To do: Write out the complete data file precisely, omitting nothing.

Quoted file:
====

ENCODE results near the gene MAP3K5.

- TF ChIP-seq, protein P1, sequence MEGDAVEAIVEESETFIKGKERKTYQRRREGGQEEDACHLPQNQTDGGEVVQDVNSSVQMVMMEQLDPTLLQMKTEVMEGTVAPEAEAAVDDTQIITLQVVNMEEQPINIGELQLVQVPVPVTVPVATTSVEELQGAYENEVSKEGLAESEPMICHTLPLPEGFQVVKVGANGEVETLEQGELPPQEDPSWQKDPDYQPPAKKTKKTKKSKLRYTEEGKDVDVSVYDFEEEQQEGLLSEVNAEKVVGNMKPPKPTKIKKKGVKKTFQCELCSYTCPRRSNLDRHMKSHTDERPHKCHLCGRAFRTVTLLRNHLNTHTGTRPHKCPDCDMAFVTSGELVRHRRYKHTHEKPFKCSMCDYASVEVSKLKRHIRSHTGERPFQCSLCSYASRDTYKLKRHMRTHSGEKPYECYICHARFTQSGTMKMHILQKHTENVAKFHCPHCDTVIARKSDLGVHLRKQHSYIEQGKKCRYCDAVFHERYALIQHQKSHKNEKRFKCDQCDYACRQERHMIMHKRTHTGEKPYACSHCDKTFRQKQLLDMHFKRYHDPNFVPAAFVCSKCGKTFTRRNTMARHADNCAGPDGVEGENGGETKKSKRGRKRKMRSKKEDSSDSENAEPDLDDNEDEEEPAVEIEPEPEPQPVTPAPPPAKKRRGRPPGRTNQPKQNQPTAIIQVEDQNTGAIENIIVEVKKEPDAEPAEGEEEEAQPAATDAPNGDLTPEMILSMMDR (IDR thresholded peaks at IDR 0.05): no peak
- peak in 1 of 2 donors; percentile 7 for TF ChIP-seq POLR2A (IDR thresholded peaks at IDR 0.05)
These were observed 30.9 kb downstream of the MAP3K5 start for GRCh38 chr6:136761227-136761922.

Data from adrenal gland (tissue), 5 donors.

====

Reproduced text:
ENCODE results near the gene MAP3K5.

- TF ChIP-seq, protein P1, sequence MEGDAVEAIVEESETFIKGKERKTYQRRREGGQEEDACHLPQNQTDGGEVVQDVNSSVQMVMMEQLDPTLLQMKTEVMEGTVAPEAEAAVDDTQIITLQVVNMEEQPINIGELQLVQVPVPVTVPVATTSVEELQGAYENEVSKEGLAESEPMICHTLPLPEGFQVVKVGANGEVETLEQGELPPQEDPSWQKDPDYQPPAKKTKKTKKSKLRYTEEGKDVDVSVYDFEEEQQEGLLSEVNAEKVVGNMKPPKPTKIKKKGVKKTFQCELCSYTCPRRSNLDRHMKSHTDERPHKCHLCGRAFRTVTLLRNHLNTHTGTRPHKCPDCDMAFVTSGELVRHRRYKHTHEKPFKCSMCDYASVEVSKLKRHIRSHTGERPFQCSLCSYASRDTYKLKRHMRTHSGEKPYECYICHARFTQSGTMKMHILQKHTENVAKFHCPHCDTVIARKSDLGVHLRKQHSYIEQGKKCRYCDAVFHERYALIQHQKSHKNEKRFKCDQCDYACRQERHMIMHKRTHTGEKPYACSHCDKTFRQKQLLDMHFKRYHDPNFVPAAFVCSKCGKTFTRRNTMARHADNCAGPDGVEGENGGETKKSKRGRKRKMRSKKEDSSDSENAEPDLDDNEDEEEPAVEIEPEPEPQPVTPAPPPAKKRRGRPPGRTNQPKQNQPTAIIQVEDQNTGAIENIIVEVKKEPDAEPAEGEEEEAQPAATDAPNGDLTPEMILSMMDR (IDR thresholded peaks at IDR 0.05): no peak
- peak in 1 of 2 donors; percentile 7 for TF ChIP-seq POLR2A (IDR thresholded peaks at IDR 0.05)
These were observed 30.9 kb downstream of the MAP3K5 start for GRCh38 chr6:136761227-136761922.

Data from adrenal gland (tissue), 5 donors.